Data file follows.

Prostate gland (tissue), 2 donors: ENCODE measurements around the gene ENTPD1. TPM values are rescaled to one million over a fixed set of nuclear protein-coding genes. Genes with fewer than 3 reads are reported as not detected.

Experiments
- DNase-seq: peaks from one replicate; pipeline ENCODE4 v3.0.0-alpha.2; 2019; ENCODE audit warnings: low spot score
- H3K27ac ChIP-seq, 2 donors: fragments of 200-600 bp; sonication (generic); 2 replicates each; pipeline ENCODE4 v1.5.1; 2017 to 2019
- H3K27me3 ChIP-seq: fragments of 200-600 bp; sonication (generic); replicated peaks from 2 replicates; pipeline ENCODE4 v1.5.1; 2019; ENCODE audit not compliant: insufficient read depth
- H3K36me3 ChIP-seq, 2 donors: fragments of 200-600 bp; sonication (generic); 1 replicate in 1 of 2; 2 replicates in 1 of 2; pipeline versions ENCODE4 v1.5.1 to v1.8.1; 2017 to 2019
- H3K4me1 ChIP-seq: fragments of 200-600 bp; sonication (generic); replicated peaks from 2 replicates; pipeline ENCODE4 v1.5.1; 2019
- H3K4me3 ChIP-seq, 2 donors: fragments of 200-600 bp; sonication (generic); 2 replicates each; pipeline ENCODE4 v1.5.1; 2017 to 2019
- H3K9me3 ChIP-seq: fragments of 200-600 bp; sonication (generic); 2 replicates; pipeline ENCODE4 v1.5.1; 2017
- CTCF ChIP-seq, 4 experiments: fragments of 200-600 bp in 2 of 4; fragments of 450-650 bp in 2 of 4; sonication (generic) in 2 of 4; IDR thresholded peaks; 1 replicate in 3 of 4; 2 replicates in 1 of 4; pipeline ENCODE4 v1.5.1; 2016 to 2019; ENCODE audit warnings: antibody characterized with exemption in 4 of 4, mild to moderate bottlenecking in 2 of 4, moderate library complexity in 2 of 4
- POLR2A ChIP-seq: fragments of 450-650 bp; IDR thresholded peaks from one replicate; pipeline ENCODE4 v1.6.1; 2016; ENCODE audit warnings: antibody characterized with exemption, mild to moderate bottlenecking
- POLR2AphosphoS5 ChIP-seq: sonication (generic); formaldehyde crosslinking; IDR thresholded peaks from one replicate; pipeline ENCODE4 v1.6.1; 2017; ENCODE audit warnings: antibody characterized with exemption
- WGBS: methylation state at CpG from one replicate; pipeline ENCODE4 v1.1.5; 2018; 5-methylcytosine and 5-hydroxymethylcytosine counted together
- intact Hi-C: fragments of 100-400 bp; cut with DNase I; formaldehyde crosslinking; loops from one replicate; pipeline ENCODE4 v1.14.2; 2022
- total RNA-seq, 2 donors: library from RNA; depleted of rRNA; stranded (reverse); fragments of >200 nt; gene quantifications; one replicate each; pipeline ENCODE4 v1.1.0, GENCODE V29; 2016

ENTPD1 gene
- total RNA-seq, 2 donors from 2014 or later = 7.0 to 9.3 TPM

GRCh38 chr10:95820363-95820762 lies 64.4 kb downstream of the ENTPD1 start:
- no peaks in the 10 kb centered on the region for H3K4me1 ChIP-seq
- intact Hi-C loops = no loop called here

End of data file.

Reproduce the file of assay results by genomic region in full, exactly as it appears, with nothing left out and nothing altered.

Prostate gland (tissue), 2 donors: ENCODE measurements around the gene ENTPD1. TPM values are rescaled to one million over a fixed set of nuclear protein-coding genes. Genes with fewer than 3 reads are reported as not detected.

Experiments
- DNase-seq: peaks from one replicate; pipeline ENCODE4 v3.0.0-alpha.2; 2019; ENCODE audit warnings: low spot score
- H3K27ac ChIP-seq, 2 donors: fragments of 200-600 bp; sonication (generic); 2 replicates each; pipeline ENCODE4 v1.5.1; 2017 to 2019
- H3K27me3 ChIP-seq: fragments of 200-600 bp; sonication (generic); replicated peaks from 2 replicates; pipeline ENCODE4 v1.5.1; 2019; ENCODE audit not compliant: insufficient read depth
- H3K36me3 ChIP-seq, 2 donors: fragments of 200-600 bp; sonication (generic); 1 replicate in 1 of 2; 2 replicates in 1 of 2; pipeline versions ENCODE4 v1.5.1 to v1.8.1; 2017 to 2019
- H3K4me1 ChIP-seq: fragments of 200-600 bp; sonication (generic); replicated peaks from 2 replicates; pipeline ENCODE4 v1.5.1; 2019
- H3K4me3 ChIP-seq, 2 donors: fragments of 200-600 bp; sonication (generic); 2 replicates each; pipeline ENCODE4 v1.5.1; 2017 to 2019
- H3K9me3 ChIP-seq: fragments of 200-600 bp; sonication (generic); 2 replicates; pipeline ENCODE4 v1.5.1; 2017
- CTCF ChIP-seq, 4 experiments: fragments of 200-600 bp in 2 of 4; fragments of 450-650 bp in 2 of 4; sonication (generic) in 2 of 4; IDR thresholded peaks; 1 replicate in 3 of 4; 2 replicates in 1 of 4; pipeline ENCODE4 v1.5.1; 2016 to 2019; ENCODE audit warnings: antibody characterized with exemption in 4 of 4, mild to moderate bottlenecking in 2 of 4, moderate library complexity in 2 of 4
- POLR2A ChIP-seq: fragments of 450-650 bp; IDR thresholded peaks from one replicate; pipeline ENCODE4 v1.6.1; 2016; ENCODE audit warnings: antibody characterized with exemption, mild to moderate bottlenecking
- POLR2AphosphoS5 ChIP-seq: sonication (generic); formaldehyde crosslinking; IDR thresholded peaks from one replicate; pipeline ENCODE4 v1.6.1; 2017; ENCODE audit warnings: antibody characterized with exemption
- WGBS: methylation state at CpG from one replicate; pipeline ENCODE4 v1.1.5; 2018; 5-methylcytosine and 5-hydroxymethylcytosine counted together
- intact Hi-C: fragments of 100-400 bp; cut with DNase I; formaldehyde crosslinking; loops from one replicate; pipeline ENCODE4 v1.14.2; 2022
- total RNA-seq, 2 donors: library from RNA; depleted of rRNA; stranded (reverse); fragments of >200 nt; gene quantifications; one replicate each; pipeline ENCODE4 v1.1.0, GENCODE V29; 2016

ENTPD1 gene
- total RNA-seq, 2 donors from 2014 or later = 7.0 to 9.3 TPM

GRCh38 chr10:95820363-95820762 lies 64.4 kb downstream of the ENTPD1 start:
- no peaks in the 10 kb centered on the region for H3K4me1 ChIP-seq
- intact Hi-C loops = no loop called here